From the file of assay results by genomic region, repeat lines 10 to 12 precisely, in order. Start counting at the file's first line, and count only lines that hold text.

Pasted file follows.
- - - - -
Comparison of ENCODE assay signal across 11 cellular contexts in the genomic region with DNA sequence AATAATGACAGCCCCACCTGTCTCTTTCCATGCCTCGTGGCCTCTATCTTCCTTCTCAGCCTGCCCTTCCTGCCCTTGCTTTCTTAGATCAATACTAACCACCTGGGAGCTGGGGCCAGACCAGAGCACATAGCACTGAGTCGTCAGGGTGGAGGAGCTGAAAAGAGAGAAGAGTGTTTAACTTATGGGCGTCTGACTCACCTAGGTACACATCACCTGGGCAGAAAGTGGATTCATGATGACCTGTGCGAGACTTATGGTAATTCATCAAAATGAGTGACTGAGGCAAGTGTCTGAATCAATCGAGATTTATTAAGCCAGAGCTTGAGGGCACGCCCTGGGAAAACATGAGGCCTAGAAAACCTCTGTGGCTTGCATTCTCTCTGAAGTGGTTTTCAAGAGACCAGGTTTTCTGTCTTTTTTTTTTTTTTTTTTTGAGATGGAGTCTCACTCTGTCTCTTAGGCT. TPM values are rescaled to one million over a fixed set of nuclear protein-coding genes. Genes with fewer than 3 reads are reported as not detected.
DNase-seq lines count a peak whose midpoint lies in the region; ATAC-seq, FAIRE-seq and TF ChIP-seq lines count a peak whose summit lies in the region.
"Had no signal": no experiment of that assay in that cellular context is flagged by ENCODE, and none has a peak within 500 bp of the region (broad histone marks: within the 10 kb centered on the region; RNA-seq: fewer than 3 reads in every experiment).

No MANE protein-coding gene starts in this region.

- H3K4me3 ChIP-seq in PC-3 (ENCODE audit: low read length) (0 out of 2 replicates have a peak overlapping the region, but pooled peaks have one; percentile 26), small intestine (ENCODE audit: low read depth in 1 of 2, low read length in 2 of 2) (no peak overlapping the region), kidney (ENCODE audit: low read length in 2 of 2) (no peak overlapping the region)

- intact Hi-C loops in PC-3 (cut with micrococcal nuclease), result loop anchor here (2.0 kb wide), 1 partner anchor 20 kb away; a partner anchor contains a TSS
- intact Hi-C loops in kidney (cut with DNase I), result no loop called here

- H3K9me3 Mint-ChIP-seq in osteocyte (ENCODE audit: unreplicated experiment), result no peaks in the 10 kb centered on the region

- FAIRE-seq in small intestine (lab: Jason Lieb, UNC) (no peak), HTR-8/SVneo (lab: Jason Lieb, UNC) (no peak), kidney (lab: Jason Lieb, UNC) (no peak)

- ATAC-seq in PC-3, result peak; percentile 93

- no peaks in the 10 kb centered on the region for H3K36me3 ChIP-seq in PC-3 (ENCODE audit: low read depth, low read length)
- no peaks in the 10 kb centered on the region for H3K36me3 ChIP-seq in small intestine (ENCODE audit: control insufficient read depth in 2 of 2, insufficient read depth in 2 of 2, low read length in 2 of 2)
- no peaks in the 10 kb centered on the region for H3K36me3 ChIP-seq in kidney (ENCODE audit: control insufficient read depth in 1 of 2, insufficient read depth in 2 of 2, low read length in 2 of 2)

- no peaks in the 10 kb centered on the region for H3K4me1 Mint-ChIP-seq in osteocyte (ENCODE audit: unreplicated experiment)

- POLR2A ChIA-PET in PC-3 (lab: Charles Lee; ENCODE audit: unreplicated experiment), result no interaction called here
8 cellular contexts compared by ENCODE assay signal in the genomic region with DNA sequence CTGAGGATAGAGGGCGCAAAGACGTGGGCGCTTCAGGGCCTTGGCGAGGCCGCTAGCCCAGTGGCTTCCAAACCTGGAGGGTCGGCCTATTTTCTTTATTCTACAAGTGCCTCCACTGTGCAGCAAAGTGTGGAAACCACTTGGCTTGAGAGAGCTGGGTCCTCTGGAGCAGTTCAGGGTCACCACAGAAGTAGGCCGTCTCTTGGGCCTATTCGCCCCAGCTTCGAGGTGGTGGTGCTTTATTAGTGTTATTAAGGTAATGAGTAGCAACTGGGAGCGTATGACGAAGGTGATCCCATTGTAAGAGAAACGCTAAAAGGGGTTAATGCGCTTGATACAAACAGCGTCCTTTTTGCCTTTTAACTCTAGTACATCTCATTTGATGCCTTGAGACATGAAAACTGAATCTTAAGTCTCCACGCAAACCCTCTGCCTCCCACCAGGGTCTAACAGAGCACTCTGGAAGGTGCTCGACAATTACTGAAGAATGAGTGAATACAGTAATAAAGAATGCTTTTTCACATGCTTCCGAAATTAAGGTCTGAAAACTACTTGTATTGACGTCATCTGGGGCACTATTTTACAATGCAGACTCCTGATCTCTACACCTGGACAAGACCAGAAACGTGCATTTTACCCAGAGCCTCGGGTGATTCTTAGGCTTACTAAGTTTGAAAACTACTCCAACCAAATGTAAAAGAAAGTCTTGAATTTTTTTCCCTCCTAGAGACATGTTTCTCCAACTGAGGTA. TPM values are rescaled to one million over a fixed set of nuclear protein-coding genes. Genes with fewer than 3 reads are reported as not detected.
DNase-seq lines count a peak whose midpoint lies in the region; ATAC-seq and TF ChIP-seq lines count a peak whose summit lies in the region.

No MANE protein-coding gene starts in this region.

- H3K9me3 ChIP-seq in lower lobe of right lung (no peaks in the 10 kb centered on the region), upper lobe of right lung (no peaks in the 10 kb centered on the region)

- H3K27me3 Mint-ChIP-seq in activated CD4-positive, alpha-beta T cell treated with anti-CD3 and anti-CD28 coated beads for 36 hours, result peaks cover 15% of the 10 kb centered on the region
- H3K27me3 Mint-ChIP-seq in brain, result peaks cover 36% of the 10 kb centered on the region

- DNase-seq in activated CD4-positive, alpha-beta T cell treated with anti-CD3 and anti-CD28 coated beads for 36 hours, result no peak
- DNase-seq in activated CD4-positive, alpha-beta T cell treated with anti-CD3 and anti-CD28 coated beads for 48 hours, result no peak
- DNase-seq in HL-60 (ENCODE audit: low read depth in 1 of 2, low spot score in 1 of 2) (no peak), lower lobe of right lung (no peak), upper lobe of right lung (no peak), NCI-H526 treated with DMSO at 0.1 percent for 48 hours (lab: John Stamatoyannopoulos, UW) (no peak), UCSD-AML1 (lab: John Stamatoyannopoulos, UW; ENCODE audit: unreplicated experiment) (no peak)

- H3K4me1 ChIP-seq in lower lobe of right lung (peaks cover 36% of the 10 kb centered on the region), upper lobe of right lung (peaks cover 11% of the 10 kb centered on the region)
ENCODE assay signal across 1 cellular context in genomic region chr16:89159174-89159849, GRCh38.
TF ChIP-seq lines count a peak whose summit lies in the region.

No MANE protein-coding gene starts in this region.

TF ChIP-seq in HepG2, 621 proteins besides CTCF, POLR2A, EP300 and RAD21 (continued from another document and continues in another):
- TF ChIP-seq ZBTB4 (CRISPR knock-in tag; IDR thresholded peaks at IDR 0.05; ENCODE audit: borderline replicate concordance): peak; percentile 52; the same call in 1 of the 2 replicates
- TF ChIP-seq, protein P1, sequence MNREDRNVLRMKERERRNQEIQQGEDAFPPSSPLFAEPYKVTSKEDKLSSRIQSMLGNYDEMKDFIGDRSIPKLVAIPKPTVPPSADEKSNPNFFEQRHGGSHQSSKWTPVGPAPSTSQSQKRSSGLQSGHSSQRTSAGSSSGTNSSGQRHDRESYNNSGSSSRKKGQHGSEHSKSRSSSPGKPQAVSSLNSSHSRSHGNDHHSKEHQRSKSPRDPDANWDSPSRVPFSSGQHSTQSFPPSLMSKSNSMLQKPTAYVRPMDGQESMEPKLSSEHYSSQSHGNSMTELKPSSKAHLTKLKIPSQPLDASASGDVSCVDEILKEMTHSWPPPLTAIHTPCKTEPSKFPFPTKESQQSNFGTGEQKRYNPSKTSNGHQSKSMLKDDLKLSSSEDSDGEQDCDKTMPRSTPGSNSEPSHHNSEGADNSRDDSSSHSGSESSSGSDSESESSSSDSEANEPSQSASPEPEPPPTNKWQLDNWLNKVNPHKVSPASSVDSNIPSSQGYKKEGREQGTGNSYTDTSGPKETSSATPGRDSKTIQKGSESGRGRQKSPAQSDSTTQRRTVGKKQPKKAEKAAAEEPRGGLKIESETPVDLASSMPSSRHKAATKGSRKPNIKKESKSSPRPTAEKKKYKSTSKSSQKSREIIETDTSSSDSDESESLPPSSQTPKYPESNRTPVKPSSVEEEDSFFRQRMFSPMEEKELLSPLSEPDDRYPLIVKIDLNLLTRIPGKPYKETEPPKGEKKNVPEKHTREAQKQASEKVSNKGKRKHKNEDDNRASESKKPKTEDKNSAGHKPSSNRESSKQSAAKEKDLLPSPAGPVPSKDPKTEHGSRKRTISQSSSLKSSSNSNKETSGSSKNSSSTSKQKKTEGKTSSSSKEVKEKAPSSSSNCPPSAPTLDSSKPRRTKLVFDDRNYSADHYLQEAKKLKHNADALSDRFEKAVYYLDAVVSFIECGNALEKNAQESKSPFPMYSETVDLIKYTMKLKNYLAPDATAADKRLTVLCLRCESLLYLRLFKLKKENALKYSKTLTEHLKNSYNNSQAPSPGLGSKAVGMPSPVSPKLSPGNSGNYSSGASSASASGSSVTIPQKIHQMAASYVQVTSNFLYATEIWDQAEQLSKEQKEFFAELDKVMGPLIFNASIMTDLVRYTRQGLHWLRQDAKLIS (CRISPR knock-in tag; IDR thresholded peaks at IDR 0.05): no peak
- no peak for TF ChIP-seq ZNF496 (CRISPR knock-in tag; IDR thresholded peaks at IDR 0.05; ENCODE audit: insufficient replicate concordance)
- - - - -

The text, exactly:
- ATAC-seq in PC-3, result peak; percentile 93

- no peaks in the 10 kb centered on the region for H3K36me3 ChIP-seq in PC-3 (ENCODE audit: low read depth, low read length)
- no peaks in the 10 kb centered on the region for H3K36me3 ChIP-seq in small intestine (ENCODE audit: control insufficient read depth in 2 of 2, insufficient read depth in 2 of 2, low read length in 2 of 2)